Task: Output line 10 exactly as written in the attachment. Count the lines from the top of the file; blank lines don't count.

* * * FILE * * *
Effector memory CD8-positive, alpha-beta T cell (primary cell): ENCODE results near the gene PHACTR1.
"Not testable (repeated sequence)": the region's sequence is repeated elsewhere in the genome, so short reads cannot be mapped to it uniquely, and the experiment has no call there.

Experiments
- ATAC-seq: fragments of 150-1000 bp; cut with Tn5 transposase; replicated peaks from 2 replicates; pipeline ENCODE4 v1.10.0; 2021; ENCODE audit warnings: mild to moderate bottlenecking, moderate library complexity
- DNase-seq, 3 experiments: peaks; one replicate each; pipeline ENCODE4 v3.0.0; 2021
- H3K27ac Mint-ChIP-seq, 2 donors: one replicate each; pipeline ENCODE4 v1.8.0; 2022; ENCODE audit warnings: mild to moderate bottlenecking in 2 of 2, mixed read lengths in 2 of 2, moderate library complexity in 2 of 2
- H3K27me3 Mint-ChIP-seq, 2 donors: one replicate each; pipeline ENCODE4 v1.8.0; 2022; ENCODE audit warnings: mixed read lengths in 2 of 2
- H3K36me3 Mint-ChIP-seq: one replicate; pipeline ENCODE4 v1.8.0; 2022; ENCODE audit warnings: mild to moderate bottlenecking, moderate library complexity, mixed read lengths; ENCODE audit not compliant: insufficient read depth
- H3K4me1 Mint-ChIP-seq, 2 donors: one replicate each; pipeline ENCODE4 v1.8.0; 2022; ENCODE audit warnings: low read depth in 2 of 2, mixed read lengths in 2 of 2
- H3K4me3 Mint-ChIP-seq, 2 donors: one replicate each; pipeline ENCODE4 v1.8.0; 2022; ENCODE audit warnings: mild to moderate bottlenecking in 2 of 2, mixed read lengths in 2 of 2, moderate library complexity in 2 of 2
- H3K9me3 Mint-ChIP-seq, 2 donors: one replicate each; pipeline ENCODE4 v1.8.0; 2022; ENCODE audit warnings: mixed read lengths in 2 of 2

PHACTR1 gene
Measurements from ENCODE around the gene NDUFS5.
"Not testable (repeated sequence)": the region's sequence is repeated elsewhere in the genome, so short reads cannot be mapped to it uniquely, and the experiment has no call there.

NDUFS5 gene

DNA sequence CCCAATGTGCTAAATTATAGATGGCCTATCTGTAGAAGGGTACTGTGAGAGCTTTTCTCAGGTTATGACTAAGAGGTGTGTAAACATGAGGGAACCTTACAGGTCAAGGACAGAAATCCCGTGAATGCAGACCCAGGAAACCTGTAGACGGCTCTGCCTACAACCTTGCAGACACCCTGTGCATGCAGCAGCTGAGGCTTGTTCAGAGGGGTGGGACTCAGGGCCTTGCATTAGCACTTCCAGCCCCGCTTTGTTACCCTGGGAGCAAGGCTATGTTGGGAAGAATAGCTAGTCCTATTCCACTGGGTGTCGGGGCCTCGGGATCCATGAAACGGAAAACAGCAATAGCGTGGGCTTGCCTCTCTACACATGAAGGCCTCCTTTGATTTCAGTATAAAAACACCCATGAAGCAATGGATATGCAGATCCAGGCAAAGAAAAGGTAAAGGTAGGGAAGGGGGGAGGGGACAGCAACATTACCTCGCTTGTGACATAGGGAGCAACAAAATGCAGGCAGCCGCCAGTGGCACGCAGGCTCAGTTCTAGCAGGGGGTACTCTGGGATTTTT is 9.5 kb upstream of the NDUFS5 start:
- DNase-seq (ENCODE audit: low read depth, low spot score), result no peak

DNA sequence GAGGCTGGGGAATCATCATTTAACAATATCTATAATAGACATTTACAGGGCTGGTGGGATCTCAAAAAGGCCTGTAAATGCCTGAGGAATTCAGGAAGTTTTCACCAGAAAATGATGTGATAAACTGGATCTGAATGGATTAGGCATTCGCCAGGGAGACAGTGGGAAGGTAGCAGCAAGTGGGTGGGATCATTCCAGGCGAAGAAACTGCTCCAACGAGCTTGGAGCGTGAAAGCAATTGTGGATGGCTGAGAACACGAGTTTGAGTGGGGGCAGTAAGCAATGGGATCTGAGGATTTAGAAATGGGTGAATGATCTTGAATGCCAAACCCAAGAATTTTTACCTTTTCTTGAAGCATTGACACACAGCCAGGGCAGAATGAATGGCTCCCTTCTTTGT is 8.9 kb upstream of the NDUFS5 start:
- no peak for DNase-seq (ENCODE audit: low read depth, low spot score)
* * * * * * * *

- H3K4me3 Mint-ChIP-seq, 2 donors: one replicate each; pipeline ENCODE4 v1.8.0; 2022; ENCODE audit warnings: mild to moderate bottlenecking in 2 of 2, mixed read lengths in 2 of 2, moderate library complexity in 2 of 2